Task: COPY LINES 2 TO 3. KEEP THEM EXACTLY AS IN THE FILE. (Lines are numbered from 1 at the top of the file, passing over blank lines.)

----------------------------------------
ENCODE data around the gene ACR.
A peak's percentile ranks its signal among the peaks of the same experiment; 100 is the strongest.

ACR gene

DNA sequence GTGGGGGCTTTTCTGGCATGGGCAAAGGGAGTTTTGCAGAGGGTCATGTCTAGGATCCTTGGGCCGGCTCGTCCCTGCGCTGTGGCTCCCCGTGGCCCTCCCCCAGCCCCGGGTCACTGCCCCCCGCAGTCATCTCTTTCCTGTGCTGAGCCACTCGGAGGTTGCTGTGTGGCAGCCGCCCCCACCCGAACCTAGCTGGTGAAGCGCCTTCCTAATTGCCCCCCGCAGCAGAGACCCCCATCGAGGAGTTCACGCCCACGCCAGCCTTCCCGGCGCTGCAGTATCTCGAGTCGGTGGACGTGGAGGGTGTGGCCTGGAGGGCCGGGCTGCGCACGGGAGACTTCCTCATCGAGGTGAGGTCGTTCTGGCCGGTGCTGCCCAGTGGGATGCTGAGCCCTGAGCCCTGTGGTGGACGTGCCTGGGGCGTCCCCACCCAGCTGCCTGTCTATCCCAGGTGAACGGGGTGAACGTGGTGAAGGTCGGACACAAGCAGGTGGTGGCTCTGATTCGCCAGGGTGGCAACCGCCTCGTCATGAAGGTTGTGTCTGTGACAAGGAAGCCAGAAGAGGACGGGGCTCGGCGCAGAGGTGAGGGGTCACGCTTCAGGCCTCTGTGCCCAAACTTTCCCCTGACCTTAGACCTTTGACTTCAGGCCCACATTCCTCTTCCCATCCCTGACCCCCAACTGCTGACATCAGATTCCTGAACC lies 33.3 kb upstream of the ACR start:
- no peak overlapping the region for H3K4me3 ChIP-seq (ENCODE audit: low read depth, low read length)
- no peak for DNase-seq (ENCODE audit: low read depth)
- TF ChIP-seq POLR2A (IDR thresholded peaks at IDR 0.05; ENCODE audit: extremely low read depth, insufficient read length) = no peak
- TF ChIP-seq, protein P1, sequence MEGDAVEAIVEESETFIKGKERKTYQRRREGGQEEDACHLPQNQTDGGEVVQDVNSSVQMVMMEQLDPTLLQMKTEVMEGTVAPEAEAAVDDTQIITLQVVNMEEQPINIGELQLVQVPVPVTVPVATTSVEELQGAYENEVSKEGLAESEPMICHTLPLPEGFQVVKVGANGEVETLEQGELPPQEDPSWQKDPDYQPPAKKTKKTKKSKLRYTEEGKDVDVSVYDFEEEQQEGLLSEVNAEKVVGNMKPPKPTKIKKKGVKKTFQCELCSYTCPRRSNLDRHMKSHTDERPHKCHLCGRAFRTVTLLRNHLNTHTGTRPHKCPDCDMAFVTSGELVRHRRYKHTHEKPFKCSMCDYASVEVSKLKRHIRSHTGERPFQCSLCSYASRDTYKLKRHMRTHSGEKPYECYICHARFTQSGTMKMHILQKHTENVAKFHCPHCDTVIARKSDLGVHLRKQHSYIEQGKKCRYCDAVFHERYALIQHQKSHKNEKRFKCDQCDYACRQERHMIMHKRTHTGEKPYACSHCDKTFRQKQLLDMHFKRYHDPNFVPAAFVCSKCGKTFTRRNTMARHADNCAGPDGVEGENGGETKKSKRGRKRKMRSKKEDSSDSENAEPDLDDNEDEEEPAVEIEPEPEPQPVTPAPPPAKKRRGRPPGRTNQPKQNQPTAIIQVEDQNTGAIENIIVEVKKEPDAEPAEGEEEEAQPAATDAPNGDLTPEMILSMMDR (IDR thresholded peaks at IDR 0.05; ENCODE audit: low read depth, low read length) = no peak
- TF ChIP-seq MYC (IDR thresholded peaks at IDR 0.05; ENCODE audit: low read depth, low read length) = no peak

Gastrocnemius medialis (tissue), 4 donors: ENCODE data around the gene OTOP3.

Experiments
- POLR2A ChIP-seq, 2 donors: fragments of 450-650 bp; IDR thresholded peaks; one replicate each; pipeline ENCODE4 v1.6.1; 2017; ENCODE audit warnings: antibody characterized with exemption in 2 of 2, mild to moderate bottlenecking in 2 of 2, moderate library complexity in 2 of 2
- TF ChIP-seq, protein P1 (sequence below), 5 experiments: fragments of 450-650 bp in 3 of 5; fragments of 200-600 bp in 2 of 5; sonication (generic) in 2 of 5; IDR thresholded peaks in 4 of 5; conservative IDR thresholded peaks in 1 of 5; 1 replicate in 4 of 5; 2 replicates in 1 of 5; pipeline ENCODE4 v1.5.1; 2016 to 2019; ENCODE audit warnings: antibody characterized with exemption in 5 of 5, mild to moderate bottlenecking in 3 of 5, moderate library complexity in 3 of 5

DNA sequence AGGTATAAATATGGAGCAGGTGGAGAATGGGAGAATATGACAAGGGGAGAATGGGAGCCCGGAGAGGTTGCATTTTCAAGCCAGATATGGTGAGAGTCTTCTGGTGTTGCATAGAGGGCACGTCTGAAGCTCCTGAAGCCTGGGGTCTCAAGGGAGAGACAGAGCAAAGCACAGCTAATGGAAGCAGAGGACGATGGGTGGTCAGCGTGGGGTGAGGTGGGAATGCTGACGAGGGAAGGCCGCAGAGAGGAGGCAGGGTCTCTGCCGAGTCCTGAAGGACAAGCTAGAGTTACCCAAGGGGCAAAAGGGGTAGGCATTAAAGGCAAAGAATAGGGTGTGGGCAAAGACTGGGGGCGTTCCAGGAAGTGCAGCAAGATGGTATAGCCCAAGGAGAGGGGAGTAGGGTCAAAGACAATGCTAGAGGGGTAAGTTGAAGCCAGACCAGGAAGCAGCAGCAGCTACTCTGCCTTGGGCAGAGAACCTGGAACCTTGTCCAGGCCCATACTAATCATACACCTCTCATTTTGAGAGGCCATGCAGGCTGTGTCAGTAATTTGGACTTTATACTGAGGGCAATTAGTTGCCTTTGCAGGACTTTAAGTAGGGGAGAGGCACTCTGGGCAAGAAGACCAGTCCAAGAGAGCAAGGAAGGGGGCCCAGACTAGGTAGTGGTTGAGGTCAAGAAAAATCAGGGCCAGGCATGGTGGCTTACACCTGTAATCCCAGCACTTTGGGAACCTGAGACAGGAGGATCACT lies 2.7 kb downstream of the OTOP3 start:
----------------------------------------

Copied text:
A peak's percentile ranks its signal among the peaks of the same experiment; 100 is the strongest.

ACR gene